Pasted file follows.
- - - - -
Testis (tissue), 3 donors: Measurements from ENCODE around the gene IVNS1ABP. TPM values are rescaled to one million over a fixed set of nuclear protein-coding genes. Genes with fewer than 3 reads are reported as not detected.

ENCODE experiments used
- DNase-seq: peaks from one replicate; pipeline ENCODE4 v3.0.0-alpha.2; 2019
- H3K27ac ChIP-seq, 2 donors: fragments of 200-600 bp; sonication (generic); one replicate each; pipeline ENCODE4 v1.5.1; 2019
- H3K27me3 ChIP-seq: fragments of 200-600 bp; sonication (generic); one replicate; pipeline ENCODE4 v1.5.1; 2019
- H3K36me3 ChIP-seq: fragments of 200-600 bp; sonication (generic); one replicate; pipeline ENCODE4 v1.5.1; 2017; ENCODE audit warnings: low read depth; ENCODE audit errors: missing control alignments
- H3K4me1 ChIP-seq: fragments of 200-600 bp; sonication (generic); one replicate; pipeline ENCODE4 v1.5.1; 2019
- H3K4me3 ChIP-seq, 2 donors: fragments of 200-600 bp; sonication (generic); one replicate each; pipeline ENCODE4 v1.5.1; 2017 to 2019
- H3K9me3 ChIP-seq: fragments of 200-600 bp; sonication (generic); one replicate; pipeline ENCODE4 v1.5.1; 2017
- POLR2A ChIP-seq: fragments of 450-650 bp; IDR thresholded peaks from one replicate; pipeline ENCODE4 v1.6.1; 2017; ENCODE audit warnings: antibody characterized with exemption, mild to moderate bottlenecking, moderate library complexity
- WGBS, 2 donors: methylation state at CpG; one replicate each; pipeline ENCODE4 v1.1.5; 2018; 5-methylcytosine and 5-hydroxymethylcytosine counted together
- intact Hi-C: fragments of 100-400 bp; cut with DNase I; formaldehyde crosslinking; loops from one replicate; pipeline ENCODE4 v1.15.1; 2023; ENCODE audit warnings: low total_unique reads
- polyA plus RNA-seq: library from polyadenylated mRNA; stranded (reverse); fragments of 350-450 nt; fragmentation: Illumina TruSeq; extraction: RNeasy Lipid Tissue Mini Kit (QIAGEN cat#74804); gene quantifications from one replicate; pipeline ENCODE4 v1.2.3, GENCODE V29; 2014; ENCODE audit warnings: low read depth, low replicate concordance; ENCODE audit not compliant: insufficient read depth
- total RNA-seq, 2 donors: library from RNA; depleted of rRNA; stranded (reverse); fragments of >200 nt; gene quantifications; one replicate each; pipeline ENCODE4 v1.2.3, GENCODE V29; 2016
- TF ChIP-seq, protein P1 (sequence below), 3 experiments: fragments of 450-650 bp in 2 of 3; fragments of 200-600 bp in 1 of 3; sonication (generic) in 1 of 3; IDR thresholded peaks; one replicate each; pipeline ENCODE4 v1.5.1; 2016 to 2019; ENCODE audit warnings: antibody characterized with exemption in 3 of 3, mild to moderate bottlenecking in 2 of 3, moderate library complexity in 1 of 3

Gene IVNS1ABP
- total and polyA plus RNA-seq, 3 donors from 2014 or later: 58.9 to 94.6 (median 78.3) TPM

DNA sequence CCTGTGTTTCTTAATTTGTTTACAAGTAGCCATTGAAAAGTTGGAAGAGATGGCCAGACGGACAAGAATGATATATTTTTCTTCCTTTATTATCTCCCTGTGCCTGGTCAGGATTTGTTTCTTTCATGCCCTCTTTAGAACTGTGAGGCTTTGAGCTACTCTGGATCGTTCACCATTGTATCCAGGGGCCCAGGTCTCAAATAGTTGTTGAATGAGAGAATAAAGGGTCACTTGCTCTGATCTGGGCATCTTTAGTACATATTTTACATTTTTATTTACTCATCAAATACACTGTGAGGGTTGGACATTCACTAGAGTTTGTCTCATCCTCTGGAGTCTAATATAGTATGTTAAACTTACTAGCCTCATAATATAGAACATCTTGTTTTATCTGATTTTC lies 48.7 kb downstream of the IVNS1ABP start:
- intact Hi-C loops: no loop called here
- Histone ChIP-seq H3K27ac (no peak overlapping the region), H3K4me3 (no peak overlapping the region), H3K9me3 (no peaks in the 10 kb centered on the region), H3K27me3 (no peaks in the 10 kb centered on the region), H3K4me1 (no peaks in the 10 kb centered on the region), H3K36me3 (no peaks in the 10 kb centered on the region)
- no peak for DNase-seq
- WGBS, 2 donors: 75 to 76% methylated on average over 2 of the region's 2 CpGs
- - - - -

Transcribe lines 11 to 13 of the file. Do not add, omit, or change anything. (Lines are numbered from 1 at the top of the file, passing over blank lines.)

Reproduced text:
- WGBS, 2 donors: methylation state at CpG; one replicate each; pipeline ENCODE4 v1.1.5; 2018; 5-methylcytosine and 5-hydroxymethylcytosine counted together
- intact Hi-C: fragments of 100-400 bp; cut with DNase I; formaldehyde crosslinking; loops from one replicate; pipeline ENCODE4 v1.15.1; 2023; ENCODE audit warnings: low total_unique reads
- polyA plus RNA-seq: library from polyadenylated mRNA; stranded (reverse); fragments of 350-450 nt; fragmentation: Illumina TruSeq; extraction: RNeasy Lipid Tissue Mini Kit (QIAGEN cat#74804); gene quantifications from one replicate; pipeline ENCODE4 v1.2.3, GENCODE V29; 2014; ENCODE audit warnings: low read depth, low replicate concordance; ENCODE audit not compliant: insufficient read depth